If you’ve spent any time in marketing or business development, you’ve certainly heard of Guy Kawasaki.
You might think of him as the ex-Apple guy, or perhaps the first person you ever knew to hold the title “Chief Evangelist” as a professional job. You might have seen him speak at an event, or heard about his famous 10-20-30 pitch rule: “no more than 10 slides, not using anything smaller than a 30-point font, and keeping presentation time to 20 minutes.”
But do you know anything about his journey to becoming “Guy Kawasaki?”
And why is he always smiling?
The introduction to Wise Guy says it’s not an autobiography, and it’s not. It’s a fantastic ride through Guy’s life and lessons-learned, as only he can write.
In rough chronological order, Wise Guy takes the reader into Guy’s childhood in Hawaii, which laid the groundwork for both his work ethic and his love of surfing. The anecdotes from his life story are followed by one or more tidbits of wisdom, denoted by the “shaka” symbol (you might know it as the Hawaiian hand gesture that roughly means “aloha” or “right on”).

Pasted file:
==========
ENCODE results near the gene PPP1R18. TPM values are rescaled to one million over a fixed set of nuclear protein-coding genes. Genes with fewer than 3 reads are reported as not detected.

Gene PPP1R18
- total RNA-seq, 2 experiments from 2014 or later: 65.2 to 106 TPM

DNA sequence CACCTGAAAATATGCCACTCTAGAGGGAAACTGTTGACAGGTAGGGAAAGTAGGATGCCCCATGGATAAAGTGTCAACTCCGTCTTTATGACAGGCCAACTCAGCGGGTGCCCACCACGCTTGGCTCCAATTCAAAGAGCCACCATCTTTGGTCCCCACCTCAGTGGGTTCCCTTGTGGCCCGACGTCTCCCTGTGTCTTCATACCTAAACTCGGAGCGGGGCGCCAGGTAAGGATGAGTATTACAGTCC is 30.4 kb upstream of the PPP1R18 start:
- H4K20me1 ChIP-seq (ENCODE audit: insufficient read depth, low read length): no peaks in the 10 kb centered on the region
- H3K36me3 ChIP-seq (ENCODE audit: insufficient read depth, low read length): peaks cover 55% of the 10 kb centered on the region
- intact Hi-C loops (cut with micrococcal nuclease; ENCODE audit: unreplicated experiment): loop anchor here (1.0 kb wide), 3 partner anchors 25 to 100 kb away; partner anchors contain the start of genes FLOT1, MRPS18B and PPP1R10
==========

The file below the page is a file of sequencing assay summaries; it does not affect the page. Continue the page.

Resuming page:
For all of the writers in our Successful Blog community, Guy recommends a great book called, “If You Want to Write,” by Brenda Ueland. Its primary takeaway is…just write! You don’t have to wait for permission, or a book deal, or anything else. If you write, you’re a writer.
The through-threads in Wise Guy are joy, kindness, and humility. That makes for a “business book” that is only tangentially about business, but all about business. I’d recommend reading this book to anyone who’s feeling a bit stuck in their career, a bit unfocused, or a bit depressed about their achievements. It’s a hit of fresh air.
In case you’re thinking it’s just a series of aphorisms and feel-good quotes, that’s not the deal. One very clear aspect of Guy’s life is his no-nonsense approach. He learned to tell the brutal truth at the side of Steve Jobs, and says that “the foundation of evangelism is a great product.” There are plenty of “evangelists” out there who are colorful foils for sub-par products, but they are doomed to fail. Guy’s mantra is all about working hard, proving yourself, and paying your dues.
I’d recommend reading this book through once, and then bookmarking the lessons that you need to hear more than once. It’s the style of book that you can refer back to, if you find yourself in a professional situation that feels daunting.
You’ll be happy having Guy’s shaka at your fingertips.
Wise Guy: Lessons from a Life
by Penguin Group (USA) LLC
Disclosure: I received a free digital copy of Wise Guy for the purposes of writing a review.